Cult favorite Pedro Almodovar loves loud wallpaper, soppy American melodramas and women--whether they are on the verge of a nervous breakdown, tied up or tied down, or are not really women at all but would like to be.
The Spanish filmmaker's films tend to be camp, jokey versions of old Hollywood sob stories, with drag queens instead of the usual subjects. But he brings more compassion to the troubled souls that inhabit "All About My Mother." It's the most grown-up of his curious films. It's also the least fun--not that the proceedings are altogether without humor.
But the tragedies multiply like tears at a wake. Manuela (soulful Cecilia Roth) is a single mother whose teenage son, Esteban (Eloy Azorin), has just turned 17. To celebrate, the two see a production of "A Streetcar Named Desire." Esteban is hit by a car while trying to get an autograph from Huma Rojo (divaesque Marisa Paredes), who is Blanche DuBois in the play.
Esteban, a novice writer, dies with his thick, tattered notebook in his hand. On its last page, Manuela reads of her son's desperate need to learn about his father, "no matter who he is, nor how he is, nor how he treated my mother." To fulfill his last wish, Manuela leaves Madrid for Barcelona, where she lived with the boy's father, Lola, until she became pregnant. He is a transvestite who for years has turned tricks to pay for his drug habit.
By coincidence, Manuela is also reunited with La Agrado (Antonia San Juan), also a cross-dressing prostitute who once lived with her and Lola. The happenstance is getting to be very convenient, but the story becomes still more improbable, even ludicrous, when Manuela takes in a young nun (eloquent-eyed Penelope Cruz), who's pregnant with Lola's second son. You'd think it could get no sillier than that, but you'd be wrong.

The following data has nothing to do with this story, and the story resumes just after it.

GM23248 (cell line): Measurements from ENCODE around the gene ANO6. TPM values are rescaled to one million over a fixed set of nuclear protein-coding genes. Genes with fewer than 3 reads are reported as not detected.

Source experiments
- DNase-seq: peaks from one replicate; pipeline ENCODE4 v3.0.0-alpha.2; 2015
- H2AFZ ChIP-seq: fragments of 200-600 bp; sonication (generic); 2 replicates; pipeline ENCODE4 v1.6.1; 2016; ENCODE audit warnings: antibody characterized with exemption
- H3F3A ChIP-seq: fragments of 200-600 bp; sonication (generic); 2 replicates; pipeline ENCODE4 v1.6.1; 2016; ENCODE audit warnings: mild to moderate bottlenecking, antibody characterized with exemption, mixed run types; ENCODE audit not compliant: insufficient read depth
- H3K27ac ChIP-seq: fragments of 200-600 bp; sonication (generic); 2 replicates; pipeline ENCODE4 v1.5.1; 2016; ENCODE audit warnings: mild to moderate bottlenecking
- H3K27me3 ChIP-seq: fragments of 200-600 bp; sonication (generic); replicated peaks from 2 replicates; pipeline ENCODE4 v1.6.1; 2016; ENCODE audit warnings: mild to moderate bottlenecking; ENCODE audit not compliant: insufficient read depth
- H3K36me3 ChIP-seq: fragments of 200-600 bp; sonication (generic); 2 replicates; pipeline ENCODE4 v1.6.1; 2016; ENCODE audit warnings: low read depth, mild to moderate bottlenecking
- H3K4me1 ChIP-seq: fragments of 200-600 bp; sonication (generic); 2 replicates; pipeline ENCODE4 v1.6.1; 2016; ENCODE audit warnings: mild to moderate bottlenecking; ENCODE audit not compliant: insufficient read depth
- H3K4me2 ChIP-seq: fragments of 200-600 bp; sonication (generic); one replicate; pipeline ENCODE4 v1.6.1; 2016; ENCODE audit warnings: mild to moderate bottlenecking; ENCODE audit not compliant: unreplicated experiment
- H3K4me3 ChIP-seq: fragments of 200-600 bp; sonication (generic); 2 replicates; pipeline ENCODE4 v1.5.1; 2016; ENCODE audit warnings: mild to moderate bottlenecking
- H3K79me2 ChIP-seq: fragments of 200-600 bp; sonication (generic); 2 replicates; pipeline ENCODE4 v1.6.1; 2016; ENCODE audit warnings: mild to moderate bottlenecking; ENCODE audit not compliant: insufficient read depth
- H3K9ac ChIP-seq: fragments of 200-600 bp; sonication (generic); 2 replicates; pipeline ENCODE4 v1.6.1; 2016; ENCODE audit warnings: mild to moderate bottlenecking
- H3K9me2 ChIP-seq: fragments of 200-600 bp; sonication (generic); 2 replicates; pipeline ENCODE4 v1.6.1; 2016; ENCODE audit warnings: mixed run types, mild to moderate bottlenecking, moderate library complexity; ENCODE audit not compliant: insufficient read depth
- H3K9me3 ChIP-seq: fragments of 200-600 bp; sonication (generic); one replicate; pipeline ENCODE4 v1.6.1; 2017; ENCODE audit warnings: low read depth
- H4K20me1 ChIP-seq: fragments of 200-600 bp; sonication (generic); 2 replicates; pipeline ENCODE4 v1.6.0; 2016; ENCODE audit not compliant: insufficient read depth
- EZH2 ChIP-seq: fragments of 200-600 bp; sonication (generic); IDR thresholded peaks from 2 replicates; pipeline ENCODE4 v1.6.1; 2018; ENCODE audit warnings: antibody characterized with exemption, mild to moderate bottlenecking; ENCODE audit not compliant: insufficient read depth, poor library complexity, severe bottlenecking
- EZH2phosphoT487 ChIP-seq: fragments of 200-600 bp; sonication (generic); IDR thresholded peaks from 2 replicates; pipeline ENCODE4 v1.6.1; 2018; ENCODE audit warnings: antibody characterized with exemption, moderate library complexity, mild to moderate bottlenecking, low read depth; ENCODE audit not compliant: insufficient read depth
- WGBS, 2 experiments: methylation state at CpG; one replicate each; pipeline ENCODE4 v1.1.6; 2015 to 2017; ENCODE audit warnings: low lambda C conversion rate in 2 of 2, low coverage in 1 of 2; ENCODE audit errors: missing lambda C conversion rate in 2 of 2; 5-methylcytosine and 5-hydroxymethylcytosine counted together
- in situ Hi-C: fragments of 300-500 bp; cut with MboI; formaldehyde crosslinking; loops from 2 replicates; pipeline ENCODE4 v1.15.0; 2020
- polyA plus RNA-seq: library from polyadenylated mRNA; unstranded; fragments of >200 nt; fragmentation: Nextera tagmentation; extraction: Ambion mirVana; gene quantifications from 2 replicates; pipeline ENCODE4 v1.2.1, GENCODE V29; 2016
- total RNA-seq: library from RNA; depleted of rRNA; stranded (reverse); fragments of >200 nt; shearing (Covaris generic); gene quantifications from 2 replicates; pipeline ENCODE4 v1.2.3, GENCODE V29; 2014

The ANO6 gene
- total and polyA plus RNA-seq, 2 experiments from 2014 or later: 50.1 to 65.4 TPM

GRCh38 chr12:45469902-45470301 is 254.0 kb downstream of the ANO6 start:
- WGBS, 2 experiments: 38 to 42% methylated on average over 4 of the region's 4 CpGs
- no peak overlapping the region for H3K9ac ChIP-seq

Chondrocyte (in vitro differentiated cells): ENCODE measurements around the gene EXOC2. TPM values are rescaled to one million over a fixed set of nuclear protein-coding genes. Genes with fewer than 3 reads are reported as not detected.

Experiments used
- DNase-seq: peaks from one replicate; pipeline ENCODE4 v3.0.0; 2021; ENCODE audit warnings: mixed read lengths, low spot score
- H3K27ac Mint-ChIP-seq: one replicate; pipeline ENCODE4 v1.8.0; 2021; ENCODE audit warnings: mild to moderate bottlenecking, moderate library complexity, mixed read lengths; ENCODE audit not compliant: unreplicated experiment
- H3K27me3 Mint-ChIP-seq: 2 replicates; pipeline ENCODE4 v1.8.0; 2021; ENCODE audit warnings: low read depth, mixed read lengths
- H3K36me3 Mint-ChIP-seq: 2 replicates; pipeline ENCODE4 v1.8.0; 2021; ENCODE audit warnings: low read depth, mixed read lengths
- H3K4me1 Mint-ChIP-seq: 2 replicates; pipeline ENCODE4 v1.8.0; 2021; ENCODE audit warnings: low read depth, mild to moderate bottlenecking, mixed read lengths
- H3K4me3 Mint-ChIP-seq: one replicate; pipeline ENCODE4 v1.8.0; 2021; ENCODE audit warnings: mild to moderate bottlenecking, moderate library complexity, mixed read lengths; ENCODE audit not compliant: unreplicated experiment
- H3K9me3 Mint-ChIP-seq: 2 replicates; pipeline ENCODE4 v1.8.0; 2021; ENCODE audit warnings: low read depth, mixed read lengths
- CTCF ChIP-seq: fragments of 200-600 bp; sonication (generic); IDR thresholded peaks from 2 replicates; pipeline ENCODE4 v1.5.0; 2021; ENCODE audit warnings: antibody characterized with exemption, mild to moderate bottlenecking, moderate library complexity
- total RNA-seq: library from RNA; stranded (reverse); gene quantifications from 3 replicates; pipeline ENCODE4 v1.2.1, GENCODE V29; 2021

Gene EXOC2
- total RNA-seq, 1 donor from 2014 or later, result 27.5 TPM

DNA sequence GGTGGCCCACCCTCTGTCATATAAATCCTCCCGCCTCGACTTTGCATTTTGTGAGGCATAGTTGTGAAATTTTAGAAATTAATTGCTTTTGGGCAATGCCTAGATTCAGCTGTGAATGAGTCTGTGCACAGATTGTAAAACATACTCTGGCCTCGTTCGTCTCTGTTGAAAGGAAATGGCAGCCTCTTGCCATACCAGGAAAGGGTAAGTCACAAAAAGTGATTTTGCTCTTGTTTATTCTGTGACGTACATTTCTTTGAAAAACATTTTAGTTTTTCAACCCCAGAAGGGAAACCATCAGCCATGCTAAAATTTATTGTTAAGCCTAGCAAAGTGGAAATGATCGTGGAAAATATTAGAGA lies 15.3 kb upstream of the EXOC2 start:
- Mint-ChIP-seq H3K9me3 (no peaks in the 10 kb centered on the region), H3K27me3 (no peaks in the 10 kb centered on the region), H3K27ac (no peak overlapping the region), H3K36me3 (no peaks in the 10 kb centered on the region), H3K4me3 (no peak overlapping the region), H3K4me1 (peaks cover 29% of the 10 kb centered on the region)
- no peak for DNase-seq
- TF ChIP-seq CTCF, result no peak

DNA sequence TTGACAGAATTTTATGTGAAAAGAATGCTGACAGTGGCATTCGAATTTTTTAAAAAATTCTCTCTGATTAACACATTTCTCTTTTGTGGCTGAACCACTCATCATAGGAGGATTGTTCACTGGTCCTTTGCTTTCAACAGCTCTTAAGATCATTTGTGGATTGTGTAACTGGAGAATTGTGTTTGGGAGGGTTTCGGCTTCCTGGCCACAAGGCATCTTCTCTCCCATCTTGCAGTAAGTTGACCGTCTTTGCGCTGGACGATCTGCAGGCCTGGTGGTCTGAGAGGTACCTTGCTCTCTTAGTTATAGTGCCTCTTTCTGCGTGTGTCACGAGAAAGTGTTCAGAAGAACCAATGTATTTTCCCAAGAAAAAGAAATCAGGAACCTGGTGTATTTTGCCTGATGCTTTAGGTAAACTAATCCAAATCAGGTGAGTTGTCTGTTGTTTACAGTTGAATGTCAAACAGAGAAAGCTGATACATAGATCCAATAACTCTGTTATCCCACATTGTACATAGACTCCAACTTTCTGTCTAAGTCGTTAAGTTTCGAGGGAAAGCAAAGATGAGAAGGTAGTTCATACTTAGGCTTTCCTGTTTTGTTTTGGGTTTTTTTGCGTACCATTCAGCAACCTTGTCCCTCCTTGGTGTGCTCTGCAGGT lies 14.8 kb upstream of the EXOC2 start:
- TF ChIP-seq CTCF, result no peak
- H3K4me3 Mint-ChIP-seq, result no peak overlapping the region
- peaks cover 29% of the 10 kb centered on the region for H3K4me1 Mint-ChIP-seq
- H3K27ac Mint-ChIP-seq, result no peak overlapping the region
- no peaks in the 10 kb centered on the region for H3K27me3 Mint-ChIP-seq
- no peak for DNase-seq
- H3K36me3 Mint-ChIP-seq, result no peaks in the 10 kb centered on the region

The story's structure and themes are echoed in references to "All About Eve," "A Streetcar Named Desire" and "How to Marry a Millionaire." The three main characters of "All About My Mother" aren't quite as carefree as the trio of man-hunting models in "Millionaire," but they do support each other when the chips are down. Spontaneous solidarity among women is one of the film's subjects.
In addition to grief, Bette Davis and acting, "All About My Mother" also deals with everything from AIDS to the pain and beauty of motherhood. And while American actresses are having their breast implants removed, the cross-dressers of "All About My Mother" offer their endorsement to artificial enhancement. "A woman," says Agrado (whose surgeon has been busy), "is more authentic when she looks like what she has dreamed for herself."
In other words, a woman trapped in a man's body should really try to get out.
All About My Mother (101 minutes, at the Cineplex Odeon Dupont Circle) is rated R for sex, violence, nudity and language.
CAPTION: Cecilia Roth, Rosa Maria Sarda and Penelope Cruz in "All About My Mother."